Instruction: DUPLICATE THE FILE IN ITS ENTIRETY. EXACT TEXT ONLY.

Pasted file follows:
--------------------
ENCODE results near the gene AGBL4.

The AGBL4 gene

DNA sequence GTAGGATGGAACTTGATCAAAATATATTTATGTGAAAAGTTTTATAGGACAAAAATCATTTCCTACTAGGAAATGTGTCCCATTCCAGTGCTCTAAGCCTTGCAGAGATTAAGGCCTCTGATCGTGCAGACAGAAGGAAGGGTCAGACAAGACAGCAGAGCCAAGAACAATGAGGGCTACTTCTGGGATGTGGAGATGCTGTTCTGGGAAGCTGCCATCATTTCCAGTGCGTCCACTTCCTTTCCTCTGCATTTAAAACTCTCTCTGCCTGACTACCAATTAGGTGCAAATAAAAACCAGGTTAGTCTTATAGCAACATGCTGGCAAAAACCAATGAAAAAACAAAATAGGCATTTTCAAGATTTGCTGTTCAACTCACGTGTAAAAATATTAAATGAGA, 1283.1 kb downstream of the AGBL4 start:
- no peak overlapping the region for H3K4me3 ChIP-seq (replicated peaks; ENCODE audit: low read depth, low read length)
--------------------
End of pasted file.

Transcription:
ENCODE results near the gene AGBL4.

The AGBL4 gene

DNA sequence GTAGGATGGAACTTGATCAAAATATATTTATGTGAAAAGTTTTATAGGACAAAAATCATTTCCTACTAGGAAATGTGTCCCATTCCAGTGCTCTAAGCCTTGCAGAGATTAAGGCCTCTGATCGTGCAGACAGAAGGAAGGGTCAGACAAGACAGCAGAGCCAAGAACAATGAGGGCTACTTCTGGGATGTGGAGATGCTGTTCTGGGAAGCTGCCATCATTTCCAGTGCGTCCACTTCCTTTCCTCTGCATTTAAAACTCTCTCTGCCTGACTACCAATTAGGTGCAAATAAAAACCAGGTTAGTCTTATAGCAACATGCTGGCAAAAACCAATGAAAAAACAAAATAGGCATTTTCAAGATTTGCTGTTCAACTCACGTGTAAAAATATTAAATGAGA, 1283.1 kb downstream of the AGBL4 start:
- no peak overlapping the region for H3K4me3 ChIP-seq (replicated peaks; ENCODE audit: low read depth, low read length)